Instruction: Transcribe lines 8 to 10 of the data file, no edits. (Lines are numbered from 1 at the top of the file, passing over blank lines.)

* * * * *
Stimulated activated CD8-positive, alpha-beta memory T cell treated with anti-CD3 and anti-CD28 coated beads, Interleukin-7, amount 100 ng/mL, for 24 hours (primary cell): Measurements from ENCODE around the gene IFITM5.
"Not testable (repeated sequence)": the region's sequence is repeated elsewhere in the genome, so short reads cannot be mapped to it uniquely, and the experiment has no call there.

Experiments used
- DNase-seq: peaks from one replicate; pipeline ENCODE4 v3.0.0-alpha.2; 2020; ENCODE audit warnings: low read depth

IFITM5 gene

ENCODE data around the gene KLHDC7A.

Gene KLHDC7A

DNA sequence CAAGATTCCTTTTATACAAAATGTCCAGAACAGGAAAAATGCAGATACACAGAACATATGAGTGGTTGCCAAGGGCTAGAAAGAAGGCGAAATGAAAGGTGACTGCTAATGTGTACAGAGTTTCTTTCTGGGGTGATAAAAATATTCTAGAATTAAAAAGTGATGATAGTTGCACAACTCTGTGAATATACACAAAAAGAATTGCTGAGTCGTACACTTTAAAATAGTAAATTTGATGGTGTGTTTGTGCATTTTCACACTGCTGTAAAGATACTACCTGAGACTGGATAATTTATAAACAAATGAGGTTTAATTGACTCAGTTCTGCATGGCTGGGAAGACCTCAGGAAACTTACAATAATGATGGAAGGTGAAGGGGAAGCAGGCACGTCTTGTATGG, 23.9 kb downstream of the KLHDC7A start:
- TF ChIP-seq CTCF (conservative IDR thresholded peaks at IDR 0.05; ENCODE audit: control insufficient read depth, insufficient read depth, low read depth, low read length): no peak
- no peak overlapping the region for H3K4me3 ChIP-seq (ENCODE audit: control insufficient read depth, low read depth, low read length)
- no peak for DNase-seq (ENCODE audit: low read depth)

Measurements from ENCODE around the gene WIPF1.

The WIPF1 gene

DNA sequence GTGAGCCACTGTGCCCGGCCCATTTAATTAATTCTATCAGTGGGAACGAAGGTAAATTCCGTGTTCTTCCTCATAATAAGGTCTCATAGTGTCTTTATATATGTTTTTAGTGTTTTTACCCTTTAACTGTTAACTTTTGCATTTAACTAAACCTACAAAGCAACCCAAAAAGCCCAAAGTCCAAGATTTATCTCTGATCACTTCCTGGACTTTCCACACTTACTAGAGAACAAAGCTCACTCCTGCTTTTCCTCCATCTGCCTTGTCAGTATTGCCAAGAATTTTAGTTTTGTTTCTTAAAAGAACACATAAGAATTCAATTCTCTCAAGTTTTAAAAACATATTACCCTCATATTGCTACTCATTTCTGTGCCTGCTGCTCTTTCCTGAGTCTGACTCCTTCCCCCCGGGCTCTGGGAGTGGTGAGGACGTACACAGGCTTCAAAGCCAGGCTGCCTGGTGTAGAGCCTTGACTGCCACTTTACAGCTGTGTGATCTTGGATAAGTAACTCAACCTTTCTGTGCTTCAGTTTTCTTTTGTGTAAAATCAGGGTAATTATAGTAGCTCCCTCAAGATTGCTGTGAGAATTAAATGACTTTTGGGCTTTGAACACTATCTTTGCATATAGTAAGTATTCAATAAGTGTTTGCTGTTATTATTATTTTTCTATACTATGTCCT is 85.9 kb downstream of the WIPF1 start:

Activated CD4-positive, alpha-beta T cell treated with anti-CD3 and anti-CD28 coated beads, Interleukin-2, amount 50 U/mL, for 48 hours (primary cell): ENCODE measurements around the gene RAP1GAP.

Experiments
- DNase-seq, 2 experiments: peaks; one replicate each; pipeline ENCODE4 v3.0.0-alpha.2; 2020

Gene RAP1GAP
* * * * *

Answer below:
DNA sequence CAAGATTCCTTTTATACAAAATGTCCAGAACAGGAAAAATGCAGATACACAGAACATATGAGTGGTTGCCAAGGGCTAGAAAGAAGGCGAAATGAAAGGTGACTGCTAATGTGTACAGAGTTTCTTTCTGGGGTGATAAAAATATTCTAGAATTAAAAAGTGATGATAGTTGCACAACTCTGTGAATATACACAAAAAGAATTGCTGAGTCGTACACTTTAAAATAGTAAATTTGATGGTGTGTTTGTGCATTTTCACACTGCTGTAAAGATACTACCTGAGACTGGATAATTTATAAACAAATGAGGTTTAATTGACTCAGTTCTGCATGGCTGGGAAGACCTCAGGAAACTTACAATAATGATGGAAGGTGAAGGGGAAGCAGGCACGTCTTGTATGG, 23.9 kb downstream of the KLHDC7A start:
- TF ChIP-seq CTCF (conservative IDR thresholded peaks at IDR 0.05; ENCODE audit: control insufficient read depth, insufficient read depth, low read depth, low read length): no peak
- no peak overlapping the region for H3K4me3 ChIP-seq (ENCODE audit: control insufficient read depth, low read depth, low read length)